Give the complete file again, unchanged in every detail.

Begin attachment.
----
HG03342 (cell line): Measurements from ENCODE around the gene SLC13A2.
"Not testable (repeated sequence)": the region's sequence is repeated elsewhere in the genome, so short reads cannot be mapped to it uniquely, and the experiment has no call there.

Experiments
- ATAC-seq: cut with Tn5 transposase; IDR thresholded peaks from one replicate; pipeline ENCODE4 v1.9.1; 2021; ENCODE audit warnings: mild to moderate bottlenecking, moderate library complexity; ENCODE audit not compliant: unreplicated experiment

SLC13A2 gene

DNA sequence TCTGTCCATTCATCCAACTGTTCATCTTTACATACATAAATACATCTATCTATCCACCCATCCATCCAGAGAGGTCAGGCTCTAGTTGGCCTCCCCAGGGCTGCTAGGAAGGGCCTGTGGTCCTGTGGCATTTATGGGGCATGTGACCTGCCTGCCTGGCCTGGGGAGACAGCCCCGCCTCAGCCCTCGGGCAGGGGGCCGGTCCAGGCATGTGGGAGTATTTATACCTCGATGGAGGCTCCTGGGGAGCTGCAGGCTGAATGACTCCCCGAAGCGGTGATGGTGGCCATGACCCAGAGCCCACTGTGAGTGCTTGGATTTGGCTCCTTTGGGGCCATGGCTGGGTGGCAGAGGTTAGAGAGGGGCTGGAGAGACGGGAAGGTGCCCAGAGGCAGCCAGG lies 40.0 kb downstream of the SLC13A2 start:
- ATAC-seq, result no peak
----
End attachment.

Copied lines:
HG03342 (cell line): Measurements from ENCODE around the gene SLC13A2.
"Not testable (repeated sequence)": the region's sequence is repeated elsewhere in the genome, so short reads cannot be mapped to it uniquely, and the experiment has no call there.

Experiments
- ATAC-seq: cut with Tn5 transposase; IDR thresholded peaks from one replicate; pipeline ENCODE4 v1.9.1; 2021; ENCODE audit warnings: mild to moderate bottlenecking, moderate library complexity; ENCODE audit not compliant: unreplicated experiment

SLC13A2 gene

DNA sequence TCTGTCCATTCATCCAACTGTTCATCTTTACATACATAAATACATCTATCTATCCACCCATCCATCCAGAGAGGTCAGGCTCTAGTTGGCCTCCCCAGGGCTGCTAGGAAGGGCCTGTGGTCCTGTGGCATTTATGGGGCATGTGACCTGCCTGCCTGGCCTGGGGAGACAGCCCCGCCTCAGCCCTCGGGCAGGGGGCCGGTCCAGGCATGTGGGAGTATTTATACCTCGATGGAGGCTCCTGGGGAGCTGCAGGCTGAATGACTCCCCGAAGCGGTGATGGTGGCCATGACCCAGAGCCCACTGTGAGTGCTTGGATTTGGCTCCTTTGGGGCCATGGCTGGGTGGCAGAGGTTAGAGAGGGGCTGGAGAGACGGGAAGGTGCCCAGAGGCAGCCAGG lies 40.0 kb downstream of the SLC13A2 start:
- ATAC-seq, result no peak